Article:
A Dublin newspaper has been ordered to pay a record â‚¬1.8m in libel damages to a former PR consultant with the Irish government.
A jury found articles published in the Dublin-based Evening Herald newspaper defamed Monica Leech by wrongly implying she was having an extramarital affair with then environment minister Martin Cullen,
Leech, 49, who denies having had any sexual relationship with Mr Cullen, sued the newspaper’s owner, Independent Newspapers (Irl) Ltd.
Outside Dublin’s Four Courts, the married mother-of-two said the damages awarded had cleared her good name.
“I’ve been vindicated, my good name has been returned and I needed to do that for my people who are good people,” she said.
The damages shattered previous record awards of â‚¬750,000 (£636,467) against the Mirror Group to media mogul Denis O’Brien and â‚¬900,000 (£763,760) against the Sunday World to traveller Martin McDonagh.
Lawyers for the Evening Herald said they would appeal over the damages.
Leech, who was supported throughout the seven day trial by her husband John, said: “I want the people of Ireland to know how the Independent Media go about their business.
“They made up a story and for four-and-a-half years they lied to the good people of Ireland about me.
“They took my reputation, they destroyed my business and it has had a devastating effect on me and my family.”
The company had not yet said sorry, she said, adding: “So I would like to leave it out there to Independent Newspapers. Is sorry really the hardest word?”
The communications specialist was employed as a consultant to the Department of Environment and Local Government in 2002, on a â‚¬650 a day contract and again in 2003, at â‚¬800 euro a day to promote various projects for which Cullen’s department was responsible.
Her lawyers argued a series of articles in the Herald in November and December 2004 implied Leech won lucrative public relations contracts because she was having an extramarital affair with the minister.
But while Independent Newspapers accepted the pair did not have a relationship, it maintained in court that it raised legitimate questions as to whether Leech’s appointment was influenced by her connections with Cullen, who is now minister for arts, sport and tourism.
The media group alleged Leech, of South Parade, Waterford, in the south east of Ireland, was at the centre of a huge political storm concerning the use and misuse of public money.
Jurors had been told to decide if articles meant Leech had had an extramarital affair with Cullen and, secondly, if they meant she travelled to New York for a United Nations conference with the minister but failed to attend.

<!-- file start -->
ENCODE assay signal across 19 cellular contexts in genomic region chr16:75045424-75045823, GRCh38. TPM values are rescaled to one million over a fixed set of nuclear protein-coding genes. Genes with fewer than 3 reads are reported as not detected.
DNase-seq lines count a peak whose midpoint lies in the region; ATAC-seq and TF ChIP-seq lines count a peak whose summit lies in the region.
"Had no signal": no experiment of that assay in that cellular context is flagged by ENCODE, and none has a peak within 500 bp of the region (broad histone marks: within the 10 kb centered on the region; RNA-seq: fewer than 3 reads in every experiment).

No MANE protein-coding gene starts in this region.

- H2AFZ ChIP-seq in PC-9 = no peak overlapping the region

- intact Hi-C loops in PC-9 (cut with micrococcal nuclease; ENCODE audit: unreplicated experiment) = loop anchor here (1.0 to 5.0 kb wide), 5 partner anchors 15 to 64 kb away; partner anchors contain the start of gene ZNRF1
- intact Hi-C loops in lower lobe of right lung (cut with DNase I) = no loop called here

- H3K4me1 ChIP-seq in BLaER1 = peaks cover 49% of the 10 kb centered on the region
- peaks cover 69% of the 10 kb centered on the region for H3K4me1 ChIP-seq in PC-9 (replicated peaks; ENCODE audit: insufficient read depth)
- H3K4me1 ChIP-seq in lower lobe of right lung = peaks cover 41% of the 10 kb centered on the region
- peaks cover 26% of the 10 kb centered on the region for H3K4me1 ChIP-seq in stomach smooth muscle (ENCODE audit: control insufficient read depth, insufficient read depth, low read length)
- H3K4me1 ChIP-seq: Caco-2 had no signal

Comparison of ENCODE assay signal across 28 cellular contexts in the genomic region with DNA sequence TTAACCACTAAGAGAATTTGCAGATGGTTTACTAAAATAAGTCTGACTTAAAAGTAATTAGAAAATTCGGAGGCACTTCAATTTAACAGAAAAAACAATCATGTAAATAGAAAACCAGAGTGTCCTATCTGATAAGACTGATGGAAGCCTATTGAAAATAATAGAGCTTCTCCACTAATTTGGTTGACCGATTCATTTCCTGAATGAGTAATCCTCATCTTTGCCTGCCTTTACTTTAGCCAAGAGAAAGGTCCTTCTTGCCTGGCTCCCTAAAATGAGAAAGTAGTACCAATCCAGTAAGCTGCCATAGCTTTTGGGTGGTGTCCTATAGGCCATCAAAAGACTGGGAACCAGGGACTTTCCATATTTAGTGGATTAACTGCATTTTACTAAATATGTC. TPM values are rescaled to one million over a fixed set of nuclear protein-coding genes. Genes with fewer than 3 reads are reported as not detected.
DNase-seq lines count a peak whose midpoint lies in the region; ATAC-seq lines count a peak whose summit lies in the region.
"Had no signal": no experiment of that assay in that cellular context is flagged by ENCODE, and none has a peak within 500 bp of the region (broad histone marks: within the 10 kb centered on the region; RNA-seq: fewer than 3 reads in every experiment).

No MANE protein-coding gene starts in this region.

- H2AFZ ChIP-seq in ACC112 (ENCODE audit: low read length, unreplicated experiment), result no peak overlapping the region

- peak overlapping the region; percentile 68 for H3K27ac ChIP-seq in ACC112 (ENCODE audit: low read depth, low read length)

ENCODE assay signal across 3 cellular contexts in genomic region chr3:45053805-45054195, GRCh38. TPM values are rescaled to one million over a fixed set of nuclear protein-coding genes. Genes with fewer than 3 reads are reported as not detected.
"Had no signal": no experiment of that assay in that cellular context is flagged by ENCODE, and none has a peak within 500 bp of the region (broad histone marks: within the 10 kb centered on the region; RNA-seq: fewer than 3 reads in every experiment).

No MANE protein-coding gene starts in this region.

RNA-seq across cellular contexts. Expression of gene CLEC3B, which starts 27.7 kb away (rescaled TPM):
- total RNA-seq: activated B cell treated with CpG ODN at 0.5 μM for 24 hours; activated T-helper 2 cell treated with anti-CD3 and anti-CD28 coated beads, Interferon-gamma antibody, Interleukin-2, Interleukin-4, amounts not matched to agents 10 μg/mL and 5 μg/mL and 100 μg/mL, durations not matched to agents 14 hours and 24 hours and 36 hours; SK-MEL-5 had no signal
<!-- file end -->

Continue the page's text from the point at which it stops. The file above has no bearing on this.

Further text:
After four hours of deliberations a majority found she was libelled on the first point, but unanimously ruled that she was not libelled on the second question.
They awarded her â‚¬1,872,000 euros (£1,588,699).
Eoin McCullagh, senior counsel for Independent Newspapers, appealed for a stay to be put on the figure until a Supreme Court appeal is heard.
“It’s by any standard an extraordinarily high award, the highest by far there has ever been in a case like this or not like this,” he added.
Leech was previously paid â‚¬250,000 in damages by state broadcaster RTÃ‰ over comments made on a radio show, and about â‚¬125,000 plus costs from Associated Newspapers over two newspaper articles published in Ireland on Sunday.
Leech criticised standards in the press, a system that “keeps someone four-and-a-half years waiting for justice”, and uninformed politicians, who she claimed made political capital by making the accusations in the protection of the Dail.
She also vowed to continue with her legal action against other media groups.
“I will stand my ground and I will see every one of them off the pitch,” added Leech.
“I was wronged, gravely wronged, and for other people in Ireland who don’t have the strength perhaps or the support to get to where I am today I will do it for them as well.”
In a statement, Independent Newspapers said it believed the award was totally disproportionate.
“We will, of course, be appealing the award to the Supreme Court,” it said.
“This is yet another example of the pressing need for a fundamental review of our defamation laws.”
NUJ Irish Secretary SÃ©amus Dooley said the record damages were “disproportionate and bore no relationship with reality”.
“The NUJ supports the concept of jury trials in defamation proceedings but there is a clear need for reform of the law in this area, especially in the awarding of costs,” he said.
“Judges should be free to give specific direction in relation to the scale of damages. The current system allows juries to settle on a arbitrary figure.
“The result is outrageous sums, which are nothing more than the product of a consensus with no reference point or commercial reality.”